Literary scholar Maarja Vaino, who, as the director of the Tammsaare Museum is one of the initiators of the Estonian Literature Day, answers this question as follows, “Fiction written in your mother tongue provides you with a mental foundation, a key to being a cultured individual. However, it is not only about reading because we already have the World Read Aloud Day on 20 October, globally celebrated, no less. It is about being Estonian. Our culture is based on texts that, passed on in writing and orally, preserve an intellectual connection between past and future generations. Not only that. Literature should be a unifier between people here and now, because in encompasses the entire nation with its different ages and layers. From children’s literature to academics and popular fiction.” 

After all, the Estonian identity is based on our mother tongue and the best expression of this mother tongue is Estonian literature, the so-called core texts that every Estonian knows and that bind us together as a nation, from folk songs, proverbs, our national epic Kalevipoeg and Spring by Oskar Luts to Tammsaare’s Truth and Justice or Kivirähk’s November, from Juhan Liiv to Toomas Liiv or from Marie Under to Doris Kareva.

Therefore, on 30 January, let us go beyond raising the flag and truly read Estonian literature. Not on this day only, but all through the year, with book clubs or friends or alone with the rich images, ideas and visions that the books evoke.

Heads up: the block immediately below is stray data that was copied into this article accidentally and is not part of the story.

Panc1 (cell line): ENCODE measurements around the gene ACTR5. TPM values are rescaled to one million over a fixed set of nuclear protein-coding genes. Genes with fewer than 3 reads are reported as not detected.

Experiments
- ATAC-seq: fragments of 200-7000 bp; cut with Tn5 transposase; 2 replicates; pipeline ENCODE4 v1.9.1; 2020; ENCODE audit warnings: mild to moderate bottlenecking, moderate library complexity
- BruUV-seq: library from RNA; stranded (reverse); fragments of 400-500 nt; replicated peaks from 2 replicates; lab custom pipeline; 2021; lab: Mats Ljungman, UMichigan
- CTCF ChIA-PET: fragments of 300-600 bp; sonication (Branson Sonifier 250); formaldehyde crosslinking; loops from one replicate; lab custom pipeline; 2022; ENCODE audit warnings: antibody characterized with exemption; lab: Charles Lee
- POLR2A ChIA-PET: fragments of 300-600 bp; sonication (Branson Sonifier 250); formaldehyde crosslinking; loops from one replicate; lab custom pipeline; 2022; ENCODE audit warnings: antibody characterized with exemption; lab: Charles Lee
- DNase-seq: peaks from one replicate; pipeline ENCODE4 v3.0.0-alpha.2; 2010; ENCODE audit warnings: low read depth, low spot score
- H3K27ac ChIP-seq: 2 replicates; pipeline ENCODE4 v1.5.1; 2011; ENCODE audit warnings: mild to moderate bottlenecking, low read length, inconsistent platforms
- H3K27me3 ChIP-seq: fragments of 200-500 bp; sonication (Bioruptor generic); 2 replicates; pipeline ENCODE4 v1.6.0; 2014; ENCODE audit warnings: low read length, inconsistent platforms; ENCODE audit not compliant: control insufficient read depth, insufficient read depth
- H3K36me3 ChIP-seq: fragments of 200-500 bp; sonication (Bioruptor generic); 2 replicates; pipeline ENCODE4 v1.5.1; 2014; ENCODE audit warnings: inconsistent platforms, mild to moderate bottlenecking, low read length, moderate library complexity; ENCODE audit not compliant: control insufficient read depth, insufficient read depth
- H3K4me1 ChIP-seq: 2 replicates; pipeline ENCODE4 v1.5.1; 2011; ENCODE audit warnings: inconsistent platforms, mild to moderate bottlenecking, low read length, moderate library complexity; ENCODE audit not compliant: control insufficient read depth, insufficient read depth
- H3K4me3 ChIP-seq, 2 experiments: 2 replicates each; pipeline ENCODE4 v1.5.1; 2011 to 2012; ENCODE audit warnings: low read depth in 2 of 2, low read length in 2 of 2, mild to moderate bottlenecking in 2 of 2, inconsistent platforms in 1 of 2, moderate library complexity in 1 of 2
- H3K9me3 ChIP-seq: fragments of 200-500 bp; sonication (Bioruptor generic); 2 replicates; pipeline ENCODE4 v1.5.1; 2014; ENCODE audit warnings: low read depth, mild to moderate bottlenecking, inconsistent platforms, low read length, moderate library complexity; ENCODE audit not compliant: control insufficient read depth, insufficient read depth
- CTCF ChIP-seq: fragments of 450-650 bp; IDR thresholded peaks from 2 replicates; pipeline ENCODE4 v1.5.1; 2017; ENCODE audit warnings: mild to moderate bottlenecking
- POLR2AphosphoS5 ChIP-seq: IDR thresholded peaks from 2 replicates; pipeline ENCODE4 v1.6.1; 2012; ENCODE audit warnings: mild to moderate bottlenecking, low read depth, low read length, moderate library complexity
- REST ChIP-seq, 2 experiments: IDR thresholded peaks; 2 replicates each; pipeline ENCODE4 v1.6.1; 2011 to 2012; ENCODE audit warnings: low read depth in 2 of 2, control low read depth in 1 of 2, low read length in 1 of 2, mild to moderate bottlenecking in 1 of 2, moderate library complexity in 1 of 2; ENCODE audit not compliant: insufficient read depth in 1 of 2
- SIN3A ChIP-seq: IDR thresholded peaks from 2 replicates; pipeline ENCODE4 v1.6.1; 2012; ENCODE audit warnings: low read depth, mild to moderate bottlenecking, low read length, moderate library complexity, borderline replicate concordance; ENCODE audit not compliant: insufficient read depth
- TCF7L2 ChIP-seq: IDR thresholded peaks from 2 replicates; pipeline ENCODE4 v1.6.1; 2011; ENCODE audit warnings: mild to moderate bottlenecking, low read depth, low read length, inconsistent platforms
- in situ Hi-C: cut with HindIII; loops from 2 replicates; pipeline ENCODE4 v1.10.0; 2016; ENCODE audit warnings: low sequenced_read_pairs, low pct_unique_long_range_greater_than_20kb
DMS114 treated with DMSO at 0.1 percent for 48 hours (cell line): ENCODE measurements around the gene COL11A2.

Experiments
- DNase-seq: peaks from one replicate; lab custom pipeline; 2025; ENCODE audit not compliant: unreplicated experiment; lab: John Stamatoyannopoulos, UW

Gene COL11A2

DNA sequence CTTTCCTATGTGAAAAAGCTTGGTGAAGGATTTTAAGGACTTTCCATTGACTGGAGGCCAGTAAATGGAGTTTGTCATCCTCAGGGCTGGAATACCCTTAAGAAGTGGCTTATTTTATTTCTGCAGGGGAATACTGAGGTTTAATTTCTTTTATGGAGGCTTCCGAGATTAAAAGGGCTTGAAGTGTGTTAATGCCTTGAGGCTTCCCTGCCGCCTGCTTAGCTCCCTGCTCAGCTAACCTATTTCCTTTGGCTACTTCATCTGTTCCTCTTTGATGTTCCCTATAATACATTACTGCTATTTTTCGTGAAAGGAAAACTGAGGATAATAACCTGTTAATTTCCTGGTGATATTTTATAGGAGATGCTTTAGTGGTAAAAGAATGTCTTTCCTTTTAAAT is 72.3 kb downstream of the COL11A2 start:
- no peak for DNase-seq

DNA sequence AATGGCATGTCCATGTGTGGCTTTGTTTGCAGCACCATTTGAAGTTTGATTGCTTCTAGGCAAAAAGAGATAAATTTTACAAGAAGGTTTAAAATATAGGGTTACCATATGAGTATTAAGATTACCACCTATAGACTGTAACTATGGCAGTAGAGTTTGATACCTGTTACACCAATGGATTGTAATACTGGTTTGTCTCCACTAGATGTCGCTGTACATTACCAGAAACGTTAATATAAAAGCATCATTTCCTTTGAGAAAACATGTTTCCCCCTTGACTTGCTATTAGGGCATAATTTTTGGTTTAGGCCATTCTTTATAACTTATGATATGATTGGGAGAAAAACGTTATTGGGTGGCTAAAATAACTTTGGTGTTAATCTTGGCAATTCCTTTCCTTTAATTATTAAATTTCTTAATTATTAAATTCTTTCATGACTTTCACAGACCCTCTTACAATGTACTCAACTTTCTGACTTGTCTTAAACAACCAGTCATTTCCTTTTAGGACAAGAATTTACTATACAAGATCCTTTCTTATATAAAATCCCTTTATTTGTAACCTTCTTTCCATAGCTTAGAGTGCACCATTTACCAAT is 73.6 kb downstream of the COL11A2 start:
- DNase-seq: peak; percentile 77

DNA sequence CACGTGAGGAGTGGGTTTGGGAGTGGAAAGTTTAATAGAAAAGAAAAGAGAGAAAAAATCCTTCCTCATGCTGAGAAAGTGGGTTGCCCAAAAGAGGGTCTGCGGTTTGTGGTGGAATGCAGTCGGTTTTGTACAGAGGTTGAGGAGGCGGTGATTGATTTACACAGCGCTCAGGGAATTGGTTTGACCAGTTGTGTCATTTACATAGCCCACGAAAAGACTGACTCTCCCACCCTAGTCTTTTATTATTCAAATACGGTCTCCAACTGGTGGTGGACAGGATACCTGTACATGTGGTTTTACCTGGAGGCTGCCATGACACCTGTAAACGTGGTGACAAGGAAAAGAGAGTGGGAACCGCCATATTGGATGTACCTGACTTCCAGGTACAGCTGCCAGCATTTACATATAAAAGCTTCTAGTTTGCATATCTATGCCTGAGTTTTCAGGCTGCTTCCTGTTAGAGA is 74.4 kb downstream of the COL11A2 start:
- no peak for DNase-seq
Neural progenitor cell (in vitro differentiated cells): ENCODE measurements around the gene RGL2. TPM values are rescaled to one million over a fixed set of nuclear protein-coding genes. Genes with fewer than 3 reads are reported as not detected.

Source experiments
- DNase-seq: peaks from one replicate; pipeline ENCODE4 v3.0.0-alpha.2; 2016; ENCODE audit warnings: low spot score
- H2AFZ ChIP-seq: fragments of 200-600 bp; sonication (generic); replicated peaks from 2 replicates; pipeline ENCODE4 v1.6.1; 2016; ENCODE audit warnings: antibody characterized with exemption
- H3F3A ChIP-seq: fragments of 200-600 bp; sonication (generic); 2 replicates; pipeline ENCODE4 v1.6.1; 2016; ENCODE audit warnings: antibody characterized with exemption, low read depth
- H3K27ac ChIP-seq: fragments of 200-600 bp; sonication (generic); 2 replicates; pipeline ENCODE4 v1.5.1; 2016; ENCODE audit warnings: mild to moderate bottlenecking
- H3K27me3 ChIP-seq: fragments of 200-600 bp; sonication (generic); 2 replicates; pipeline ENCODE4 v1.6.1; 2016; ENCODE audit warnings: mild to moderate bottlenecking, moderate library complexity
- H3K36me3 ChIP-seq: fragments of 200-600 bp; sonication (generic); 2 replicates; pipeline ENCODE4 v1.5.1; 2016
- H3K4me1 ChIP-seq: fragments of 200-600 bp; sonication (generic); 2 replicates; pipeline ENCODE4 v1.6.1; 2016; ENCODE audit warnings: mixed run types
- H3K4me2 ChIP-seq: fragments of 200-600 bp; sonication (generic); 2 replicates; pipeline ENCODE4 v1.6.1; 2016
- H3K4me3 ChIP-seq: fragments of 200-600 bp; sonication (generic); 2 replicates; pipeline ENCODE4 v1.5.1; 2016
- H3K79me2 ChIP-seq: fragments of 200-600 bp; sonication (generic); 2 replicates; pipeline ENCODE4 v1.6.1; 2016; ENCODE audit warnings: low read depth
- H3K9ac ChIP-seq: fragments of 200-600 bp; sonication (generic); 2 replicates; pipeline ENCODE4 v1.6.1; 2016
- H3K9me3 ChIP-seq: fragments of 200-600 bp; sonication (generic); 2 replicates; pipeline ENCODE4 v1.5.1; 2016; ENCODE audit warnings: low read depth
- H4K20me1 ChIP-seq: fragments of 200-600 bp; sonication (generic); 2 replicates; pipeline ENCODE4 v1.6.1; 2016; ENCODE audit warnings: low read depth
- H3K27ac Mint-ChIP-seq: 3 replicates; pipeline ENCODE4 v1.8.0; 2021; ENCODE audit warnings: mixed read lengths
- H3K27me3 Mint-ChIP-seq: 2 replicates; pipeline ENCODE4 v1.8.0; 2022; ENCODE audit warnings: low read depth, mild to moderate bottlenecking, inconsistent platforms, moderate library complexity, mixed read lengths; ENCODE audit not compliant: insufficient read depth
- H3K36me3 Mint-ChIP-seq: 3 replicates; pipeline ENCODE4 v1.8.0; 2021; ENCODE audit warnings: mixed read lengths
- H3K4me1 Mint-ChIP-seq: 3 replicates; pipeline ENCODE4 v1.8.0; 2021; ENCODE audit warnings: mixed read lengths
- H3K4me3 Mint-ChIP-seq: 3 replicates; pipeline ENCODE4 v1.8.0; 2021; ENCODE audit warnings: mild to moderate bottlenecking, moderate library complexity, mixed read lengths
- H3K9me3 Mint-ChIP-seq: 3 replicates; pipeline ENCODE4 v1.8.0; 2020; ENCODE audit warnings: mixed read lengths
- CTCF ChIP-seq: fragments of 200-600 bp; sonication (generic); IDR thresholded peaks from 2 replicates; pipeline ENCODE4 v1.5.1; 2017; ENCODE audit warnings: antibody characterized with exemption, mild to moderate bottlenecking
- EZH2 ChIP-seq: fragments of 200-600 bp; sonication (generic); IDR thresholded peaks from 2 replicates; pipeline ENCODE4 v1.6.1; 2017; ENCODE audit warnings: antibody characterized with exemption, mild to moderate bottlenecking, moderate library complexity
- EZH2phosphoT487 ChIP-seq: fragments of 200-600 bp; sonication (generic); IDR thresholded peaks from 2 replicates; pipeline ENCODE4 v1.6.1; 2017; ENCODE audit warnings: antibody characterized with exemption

Speaking of Estonian literature in exile, the Estonian American National Council is happy to announce a new competition for the Henrik Visnapuu Award, with 1 April 2023 as the deadline (see the article below for conditions). The first winner of the Henrik Visnapuu Award, which was re-established in 2020, was Elin Toona, who recently moved from Florida, USA, to her childhood home in Haapsalu and currently lives in Taebla. I would like to highlight her autobiographical, dramatic masterpiece Into Exile in particular. 

Last year, Estonians in Canada established the Arved Viirlaid Literary Award and poet Lehte Hainsalu was declared the first winner in December 2022 for her collection of poems Valuvaba. Lehte Hainsalu has written many children’s books, poetry, stories and novels. Among the latter, I would like to highlight Kellakuuljad, her excellent novel of cultural history. 

Finally, I would like to make some book recommendations from the freshest Estonian literature published last year; filmmaker Katrin Laur, having lived in Germany for many years and returned to her homeland, published the novel Tunnistaja, which gives a rare in-depth insight into and overview of Estonian cultural history and history through an unexpected perspective – the eyes of Catholic priest Eduard Profittlich. Such a rich novel, a masterpiece even! I predict it will win many literary prizes. 

Wishing you a wonderful Estonian Literature Day,

Sirje Kiin

Sirje Kiin
Estonia-USA, PhD in comparative literature 



Veebilehte haldab Integratsiooni Sihtasutus.
Sihtasutuse asutaja on Eesti Vabariik, kelle nimel teostab asutajaõigusi Kultuuriministeerium.